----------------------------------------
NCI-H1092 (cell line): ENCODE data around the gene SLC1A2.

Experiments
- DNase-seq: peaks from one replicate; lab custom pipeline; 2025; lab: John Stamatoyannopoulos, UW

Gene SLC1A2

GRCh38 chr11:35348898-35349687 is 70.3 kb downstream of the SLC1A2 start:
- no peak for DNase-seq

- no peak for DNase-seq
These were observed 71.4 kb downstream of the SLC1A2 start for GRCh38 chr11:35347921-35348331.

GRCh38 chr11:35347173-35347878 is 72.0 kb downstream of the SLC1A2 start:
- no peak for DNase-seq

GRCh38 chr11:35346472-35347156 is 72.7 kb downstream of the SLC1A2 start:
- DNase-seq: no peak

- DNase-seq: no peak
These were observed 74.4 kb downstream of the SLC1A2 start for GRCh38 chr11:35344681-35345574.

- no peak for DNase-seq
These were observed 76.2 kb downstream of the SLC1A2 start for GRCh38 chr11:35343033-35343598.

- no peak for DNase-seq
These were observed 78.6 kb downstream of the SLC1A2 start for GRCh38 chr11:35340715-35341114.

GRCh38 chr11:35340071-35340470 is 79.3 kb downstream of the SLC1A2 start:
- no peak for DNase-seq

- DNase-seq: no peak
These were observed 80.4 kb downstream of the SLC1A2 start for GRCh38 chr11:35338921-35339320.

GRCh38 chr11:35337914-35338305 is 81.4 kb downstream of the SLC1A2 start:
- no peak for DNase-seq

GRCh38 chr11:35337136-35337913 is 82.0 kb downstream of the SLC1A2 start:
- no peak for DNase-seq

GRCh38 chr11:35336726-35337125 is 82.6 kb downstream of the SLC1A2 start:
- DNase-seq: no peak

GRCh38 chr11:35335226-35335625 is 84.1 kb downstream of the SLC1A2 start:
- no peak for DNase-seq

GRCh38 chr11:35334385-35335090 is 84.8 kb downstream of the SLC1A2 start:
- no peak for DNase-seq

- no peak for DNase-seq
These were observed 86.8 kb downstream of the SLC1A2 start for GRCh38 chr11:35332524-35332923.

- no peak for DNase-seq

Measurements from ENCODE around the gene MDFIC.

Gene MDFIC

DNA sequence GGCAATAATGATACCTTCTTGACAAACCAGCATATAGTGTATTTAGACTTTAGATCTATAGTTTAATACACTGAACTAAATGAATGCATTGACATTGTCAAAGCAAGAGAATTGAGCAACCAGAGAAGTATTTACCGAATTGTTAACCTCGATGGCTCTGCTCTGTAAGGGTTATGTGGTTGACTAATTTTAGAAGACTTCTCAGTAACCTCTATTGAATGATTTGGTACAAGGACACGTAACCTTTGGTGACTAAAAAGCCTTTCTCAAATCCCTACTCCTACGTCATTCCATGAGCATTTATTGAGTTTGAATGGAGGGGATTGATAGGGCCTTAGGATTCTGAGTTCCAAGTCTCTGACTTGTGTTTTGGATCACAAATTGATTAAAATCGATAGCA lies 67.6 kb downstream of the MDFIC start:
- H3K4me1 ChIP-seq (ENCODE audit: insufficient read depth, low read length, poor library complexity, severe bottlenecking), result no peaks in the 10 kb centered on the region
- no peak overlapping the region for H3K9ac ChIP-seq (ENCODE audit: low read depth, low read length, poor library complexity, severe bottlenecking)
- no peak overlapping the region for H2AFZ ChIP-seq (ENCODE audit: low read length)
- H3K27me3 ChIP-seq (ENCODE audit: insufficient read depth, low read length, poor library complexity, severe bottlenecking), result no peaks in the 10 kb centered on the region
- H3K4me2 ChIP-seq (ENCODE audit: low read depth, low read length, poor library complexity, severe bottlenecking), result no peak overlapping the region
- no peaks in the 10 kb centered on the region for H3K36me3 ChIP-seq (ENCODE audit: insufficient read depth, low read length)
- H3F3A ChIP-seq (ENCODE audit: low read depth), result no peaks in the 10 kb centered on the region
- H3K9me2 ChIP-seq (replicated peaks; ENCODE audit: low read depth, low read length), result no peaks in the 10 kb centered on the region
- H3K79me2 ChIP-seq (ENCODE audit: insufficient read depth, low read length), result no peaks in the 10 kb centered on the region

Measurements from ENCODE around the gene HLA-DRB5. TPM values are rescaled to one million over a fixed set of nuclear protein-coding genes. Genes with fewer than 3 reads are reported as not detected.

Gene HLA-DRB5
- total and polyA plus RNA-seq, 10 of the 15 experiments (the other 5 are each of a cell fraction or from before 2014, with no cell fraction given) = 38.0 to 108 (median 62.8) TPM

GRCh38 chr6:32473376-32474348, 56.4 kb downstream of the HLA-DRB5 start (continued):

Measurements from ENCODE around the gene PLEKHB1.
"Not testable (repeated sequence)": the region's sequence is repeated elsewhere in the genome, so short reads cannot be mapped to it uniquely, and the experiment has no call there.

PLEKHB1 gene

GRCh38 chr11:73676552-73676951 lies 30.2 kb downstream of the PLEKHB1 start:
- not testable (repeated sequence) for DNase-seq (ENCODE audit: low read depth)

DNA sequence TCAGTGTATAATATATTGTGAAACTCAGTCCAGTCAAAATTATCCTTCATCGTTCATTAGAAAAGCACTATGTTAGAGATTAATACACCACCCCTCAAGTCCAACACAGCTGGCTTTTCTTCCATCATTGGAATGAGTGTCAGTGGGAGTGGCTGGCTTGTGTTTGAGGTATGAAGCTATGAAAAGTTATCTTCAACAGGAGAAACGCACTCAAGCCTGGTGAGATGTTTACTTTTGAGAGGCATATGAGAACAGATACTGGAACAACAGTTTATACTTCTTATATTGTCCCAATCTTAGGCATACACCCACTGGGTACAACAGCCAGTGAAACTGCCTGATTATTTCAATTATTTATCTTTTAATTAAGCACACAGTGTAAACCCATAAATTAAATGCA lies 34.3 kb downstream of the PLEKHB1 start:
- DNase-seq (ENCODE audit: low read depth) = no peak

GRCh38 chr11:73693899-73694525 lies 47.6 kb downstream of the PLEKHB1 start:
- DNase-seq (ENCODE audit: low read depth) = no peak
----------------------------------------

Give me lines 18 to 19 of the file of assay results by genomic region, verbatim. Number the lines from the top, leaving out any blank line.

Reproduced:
These were observed 78.6 kb downstream of the SLC1A2 start for GRCh38 chr11:35340715-35341114.

GRCh38 chr11:35340071-35340470 is 79.3 kb downstream of the SLC1A2 start: